The polymerase chain reaction assays have been performed with the yielded colonies. A part of β-tubulin gene was amplified using primer pair Bt-F (5′-GGTAACCAAATCGGTGCTGCTTTC) and Bt-R (5′-ACCCTCAGTGTAGTGACCCTTGGC) and sequenced for accurate identification [8]. The comparative DNA sequences analysis by nucleotide Basic Local Alignment Search Tool (BLAST) showed that the amplified sequence had 99% identity with the beta-tubulin genes of A. ochraceus with GenBank accession number FR775371.1.

According to the criteria of EORTC/MSG (European Organization for Research and Treatment of Cancer/Mycoses Study Group), the present case was a proven invasive aspergillosis [9]. Aspergillus osteomyelitis was diagnosed based on positive direct microscopy, culture, and histological data. In KOH preparation and histopathology examinations of wound biopsy hyphae are accompanied by evidence of associated tissue damage, as well as recovery of Aspergillus colonies in culture of a specimen obtained using a sterile procedure and MRI finding of abnormal site consistent with an invasive process. Antifungal susceptibility testing of the isolate was performed by microbroth dilution technique in accordance with Clinical and Laboratory Standard Institute (CLSI) guidelines M38-A2 [10]. Antifungal susceptibility of isolated Aspergillus showed low minimum inhibitory concentrations of posaconazole (Schering-Plough, Kenilworth, USA) (0.032 μg/mL) and caspofungin (Merck Sharp & Dohme, Haarlem, Netherlands) (0.125 μg/mL). Voriconazole (Pfizer Central Research, Sandwich, United Kingdom) (1 μg/mL), itraconazole (Janssen Research Foundation, Beerse, Belgium) (1 μg/mL), and amphotericin B (Bristol-Myers Squibb, Woerden, Netherlands) (16 μg/mL) showed reduced susceptibility. He was primarily before accessing the antifungal susceptibility test treated with amphotericin B (deoxycholate) 50 mg/d. Finally, the treatment regimen was shifted to oral voriconazole 200 mg 2 times per day and patient was discharged with good general condition. The patient’s signs (two wounds on the right heel bones) improved after treatment for 4 months by voriconazole (Figure 5).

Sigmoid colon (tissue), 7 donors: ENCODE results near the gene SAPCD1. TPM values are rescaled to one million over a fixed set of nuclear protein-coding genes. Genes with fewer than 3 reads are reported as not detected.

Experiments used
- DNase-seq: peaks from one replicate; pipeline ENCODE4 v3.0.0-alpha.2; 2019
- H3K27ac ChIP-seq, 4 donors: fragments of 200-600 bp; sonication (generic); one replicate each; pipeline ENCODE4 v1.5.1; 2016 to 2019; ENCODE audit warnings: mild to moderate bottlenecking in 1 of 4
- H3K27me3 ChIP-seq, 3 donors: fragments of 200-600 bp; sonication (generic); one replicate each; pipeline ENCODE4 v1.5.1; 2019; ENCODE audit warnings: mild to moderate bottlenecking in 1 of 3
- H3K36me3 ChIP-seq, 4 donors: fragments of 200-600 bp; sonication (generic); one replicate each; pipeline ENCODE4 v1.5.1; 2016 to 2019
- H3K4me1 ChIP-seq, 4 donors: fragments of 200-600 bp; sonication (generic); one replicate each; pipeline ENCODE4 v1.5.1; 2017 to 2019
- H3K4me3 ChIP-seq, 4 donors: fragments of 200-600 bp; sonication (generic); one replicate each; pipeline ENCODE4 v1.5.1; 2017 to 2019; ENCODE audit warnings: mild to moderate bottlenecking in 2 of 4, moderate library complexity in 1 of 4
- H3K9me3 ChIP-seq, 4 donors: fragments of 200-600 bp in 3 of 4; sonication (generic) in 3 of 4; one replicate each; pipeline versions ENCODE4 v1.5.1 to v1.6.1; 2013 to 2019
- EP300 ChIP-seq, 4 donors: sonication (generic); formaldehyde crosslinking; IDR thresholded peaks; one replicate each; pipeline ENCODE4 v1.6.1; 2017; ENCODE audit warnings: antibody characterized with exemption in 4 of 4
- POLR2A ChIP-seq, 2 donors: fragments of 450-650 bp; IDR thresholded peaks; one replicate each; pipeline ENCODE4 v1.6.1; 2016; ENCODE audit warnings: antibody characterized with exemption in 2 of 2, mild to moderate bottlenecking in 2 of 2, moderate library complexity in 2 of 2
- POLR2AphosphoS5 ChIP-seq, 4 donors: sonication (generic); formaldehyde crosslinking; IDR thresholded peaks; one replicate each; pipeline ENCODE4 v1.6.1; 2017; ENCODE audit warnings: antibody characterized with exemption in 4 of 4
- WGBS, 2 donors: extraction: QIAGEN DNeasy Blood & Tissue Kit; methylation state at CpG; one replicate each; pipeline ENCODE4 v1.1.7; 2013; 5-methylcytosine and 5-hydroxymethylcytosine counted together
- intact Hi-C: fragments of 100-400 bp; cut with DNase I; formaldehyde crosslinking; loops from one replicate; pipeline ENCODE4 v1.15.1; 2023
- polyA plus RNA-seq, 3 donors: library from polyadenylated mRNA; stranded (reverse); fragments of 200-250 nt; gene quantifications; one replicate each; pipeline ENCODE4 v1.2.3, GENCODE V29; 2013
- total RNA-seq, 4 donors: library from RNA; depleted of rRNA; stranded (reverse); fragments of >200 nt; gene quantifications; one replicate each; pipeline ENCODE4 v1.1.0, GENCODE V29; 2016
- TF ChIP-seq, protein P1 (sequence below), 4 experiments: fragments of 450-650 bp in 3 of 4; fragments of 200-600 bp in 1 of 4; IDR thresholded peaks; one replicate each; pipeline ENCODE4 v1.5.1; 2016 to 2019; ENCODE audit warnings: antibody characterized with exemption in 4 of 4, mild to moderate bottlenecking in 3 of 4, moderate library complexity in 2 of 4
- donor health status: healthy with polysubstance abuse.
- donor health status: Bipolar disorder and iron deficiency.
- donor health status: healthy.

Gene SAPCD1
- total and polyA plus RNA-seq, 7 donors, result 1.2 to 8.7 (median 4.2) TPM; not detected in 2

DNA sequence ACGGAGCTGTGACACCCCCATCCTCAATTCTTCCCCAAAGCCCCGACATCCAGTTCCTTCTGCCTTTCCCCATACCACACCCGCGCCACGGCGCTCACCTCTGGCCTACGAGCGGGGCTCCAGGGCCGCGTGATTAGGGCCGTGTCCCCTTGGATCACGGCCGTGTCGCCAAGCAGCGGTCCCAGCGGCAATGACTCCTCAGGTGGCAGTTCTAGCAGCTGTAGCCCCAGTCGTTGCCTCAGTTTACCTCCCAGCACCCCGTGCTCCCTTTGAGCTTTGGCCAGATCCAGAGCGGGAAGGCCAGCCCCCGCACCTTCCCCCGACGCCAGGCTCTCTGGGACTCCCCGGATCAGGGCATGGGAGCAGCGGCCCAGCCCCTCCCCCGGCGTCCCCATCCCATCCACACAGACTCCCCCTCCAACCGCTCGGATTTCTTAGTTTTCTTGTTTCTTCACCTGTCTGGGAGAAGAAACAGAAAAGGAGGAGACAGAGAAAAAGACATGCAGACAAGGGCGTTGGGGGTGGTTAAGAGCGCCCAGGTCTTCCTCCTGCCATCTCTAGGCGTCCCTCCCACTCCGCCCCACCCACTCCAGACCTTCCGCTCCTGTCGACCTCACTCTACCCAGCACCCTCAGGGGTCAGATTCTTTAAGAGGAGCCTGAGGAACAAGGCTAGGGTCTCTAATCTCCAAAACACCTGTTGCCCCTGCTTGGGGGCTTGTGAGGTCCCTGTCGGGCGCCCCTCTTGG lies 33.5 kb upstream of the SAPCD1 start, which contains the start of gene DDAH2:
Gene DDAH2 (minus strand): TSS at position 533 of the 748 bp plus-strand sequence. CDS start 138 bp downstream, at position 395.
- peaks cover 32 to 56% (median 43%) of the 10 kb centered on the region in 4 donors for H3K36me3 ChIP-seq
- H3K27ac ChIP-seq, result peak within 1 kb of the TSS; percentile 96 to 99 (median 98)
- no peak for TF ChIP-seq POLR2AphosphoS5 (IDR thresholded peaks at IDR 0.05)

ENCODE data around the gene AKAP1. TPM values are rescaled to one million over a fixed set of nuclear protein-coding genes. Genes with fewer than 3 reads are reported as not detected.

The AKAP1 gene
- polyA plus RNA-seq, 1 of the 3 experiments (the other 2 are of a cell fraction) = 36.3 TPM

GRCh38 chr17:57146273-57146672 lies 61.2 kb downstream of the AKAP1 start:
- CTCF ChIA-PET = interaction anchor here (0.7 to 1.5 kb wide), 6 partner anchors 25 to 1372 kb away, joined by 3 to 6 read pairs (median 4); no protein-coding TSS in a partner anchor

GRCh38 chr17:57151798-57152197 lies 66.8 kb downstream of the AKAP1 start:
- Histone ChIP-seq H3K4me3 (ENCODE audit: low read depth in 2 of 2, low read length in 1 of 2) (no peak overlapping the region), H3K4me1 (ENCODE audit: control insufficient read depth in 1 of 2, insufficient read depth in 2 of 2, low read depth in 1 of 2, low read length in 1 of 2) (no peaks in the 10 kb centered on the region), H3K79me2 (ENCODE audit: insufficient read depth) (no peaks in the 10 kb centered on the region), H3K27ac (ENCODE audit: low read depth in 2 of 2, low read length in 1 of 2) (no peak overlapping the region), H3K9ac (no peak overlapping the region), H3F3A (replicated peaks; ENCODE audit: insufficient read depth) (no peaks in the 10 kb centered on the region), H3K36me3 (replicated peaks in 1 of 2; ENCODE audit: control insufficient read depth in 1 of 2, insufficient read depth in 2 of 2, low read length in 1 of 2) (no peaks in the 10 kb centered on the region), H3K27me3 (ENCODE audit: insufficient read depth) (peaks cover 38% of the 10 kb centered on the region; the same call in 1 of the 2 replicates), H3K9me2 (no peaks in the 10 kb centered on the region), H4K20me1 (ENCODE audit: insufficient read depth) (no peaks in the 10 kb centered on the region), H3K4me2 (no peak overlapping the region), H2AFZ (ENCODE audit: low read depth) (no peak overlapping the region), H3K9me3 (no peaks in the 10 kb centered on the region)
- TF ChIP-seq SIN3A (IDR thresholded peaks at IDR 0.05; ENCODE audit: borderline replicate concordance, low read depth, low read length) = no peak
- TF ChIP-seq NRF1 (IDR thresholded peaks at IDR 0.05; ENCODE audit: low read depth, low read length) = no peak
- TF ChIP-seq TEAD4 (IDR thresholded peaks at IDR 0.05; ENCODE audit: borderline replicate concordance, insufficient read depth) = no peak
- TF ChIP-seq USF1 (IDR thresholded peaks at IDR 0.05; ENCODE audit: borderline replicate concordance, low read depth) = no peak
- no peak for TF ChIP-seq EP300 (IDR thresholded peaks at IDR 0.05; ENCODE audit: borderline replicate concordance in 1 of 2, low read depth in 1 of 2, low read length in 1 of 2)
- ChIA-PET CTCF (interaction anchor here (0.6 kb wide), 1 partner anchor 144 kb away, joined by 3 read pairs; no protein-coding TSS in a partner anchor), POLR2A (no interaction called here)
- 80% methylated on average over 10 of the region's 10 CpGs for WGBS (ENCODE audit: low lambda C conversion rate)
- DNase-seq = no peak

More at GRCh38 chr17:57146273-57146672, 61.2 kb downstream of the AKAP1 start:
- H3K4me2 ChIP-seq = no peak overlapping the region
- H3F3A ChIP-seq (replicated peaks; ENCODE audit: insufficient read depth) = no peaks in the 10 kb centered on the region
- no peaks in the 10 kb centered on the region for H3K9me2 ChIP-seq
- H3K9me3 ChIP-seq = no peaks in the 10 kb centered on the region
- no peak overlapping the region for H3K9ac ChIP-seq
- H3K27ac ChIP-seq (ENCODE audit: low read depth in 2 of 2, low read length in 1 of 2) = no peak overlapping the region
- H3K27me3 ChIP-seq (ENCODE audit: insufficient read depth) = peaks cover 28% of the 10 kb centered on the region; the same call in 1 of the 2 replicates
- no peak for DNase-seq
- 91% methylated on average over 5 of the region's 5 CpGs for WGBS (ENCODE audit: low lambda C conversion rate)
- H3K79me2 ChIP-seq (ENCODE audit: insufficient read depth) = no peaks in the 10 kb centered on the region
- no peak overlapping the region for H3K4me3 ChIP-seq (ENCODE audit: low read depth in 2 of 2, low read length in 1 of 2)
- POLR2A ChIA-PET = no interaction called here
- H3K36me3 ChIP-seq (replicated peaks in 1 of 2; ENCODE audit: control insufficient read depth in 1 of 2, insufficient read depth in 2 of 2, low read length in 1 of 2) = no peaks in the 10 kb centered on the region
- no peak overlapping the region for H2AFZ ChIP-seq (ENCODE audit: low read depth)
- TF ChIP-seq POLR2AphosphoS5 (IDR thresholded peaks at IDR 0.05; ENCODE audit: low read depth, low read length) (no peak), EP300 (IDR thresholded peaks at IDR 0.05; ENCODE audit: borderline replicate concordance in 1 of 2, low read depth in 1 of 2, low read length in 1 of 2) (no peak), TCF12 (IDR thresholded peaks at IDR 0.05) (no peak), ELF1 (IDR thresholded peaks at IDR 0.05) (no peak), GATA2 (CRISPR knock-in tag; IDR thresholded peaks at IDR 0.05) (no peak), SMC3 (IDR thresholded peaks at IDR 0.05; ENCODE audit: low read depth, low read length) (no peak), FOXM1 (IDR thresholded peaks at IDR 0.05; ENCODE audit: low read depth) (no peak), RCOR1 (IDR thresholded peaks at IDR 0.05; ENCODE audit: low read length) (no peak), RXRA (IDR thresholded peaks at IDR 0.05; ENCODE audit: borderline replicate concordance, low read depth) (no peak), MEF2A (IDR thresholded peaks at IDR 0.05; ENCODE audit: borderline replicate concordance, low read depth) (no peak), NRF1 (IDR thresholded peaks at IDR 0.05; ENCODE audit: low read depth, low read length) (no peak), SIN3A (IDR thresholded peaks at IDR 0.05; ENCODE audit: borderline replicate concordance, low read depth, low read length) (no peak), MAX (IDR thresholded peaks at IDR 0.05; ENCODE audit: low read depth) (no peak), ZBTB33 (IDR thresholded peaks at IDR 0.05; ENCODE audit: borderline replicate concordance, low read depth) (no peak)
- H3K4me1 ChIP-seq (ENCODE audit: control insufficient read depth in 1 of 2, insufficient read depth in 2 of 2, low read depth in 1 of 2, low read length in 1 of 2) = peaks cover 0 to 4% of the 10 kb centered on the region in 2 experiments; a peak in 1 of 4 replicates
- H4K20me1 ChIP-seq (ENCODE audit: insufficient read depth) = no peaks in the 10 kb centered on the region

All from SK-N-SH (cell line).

3. Discussion